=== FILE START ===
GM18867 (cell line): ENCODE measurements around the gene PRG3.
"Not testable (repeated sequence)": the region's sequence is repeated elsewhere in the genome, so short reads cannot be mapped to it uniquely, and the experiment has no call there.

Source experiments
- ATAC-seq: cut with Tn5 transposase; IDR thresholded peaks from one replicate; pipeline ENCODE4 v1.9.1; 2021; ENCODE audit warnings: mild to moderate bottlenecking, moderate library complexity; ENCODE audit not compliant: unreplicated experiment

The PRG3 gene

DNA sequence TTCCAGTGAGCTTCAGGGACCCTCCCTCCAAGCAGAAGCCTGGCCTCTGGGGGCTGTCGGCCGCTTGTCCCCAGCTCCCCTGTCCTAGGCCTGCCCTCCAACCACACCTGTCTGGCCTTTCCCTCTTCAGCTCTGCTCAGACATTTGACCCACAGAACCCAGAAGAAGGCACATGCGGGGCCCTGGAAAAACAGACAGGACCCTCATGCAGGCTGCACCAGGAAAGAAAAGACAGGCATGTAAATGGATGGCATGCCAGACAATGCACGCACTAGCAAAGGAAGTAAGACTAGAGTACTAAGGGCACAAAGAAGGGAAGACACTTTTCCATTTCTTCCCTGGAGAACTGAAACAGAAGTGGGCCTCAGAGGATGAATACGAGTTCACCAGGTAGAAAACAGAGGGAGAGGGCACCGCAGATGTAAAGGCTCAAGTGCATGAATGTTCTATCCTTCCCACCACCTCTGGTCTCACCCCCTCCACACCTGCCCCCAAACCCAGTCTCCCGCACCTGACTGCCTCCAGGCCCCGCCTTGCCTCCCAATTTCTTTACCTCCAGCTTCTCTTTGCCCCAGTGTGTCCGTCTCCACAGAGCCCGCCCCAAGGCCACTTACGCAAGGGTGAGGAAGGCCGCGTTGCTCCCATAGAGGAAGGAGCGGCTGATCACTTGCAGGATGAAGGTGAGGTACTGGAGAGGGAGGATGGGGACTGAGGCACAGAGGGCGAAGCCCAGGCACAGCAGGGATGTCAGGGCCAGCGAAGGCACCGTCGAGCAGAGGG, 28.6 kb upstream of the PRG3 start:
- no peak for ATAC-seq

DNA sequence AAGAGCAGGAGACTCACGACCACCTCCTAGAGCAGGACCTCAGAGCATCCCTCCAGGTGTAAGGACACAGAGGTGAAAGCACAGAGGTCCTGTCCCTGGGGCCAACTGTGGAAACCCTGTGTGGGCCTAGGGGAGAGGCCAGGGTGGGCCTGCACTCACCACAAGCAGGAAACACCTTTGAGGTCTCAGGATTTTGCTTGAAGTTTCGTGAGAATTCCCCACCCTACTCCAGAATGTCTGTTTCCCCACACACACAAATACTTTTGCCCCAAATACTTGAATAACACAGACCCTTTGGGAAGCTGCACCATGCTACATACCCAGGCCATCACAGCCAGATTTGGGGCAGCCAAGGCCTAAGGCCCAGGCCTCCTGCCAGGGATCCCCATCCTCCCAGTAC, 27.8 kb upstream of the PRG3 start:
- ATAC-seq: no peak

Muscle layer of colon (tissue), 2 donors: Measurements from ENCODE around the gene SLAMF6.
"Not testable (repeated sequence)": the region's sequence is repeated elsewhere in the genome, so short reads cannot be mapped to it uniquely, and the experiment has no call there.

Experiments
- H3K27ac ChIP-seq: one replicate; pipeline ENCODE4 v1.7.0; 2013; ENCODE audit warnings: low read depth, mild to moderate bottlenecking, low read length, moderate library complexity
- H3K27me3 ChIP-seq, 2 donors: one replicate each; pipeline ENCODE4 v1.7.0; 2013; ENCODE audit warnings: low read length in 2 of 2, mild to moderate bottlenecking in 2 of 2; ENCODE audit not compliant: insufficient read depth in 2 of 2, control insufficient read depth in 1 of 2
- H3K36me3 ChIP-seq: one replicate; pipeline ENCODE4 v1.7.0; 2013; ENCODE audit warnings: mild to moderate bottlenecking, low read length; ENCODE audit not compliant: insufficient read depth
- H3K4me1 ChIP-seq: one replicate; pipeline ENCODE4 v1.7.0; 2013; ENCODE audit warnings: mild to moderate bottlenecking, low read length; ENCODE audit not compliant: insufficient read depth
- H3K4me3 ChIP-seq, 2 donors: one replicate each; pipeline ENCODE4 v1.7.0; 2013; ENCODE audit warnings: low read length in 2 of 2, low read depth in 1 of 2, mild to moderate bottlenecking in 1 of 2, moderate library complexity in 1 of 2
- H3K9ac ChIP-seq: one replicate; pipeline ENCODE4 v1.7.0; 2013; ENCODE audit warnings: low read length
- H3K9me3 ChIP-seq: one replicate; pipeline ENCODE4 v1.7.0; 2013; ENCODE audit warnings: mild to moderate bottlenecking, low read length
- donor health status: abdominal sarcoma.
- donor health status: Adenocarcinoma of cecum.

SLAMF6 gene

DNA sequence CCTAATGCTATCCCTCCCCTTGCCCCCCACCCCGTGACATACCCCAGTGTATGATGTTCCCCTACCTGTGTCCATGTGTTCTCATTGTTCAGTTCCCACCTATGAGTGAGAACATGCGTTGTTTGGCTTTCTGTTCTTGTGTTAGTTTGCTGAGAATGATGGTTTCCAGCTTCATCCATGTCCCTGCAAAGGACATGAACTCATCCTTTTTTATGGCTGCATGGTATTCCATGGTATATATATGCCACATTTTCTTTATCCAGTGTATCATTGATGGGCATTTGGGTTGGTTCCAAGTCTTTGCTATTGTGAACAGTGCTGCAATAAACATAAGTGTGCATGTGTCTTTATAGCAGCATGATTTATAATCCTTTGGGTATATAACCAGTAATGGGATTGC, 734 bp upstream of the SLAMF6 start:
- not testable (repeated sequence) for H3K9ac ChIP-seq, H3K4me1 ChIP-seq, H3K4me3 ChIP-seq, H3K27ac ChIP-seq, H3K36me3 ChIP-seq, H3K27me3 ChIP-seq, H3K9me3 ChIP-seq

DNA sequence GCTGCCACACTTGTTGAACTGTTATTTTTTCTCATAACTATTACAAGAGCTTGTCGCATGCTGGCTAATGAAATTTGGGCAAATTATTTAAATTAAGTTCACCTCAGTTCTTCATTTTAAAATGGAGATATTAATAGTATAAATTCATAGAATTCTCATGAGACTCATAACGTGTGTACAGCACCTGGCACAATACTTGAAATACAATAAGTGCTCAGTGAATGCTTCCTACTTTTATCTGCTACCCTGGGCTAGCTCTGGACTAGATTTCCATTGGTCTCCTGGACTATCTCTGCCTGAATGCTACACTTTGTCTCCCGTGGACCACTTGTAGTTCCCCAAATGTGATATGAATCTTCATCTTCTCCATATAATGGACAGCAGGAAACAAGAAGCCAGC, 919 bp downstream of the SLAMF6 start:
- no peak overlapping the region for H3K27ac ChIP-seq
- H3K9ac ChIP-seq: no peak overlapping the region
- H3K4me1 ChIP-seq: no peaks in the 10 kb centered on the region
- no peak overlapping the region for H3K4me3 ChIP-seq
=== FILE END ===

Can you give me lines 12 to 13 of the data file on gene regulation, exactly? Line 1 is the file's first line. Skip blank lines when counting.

Experiments
- H3K27ac ChIP-seq: one replicate; pipeline ENCODE4 v1.7.0; 2013; ENCODE audit warnings: low read depth, mild to moderate bottlenecking, low read length, moderate library complexity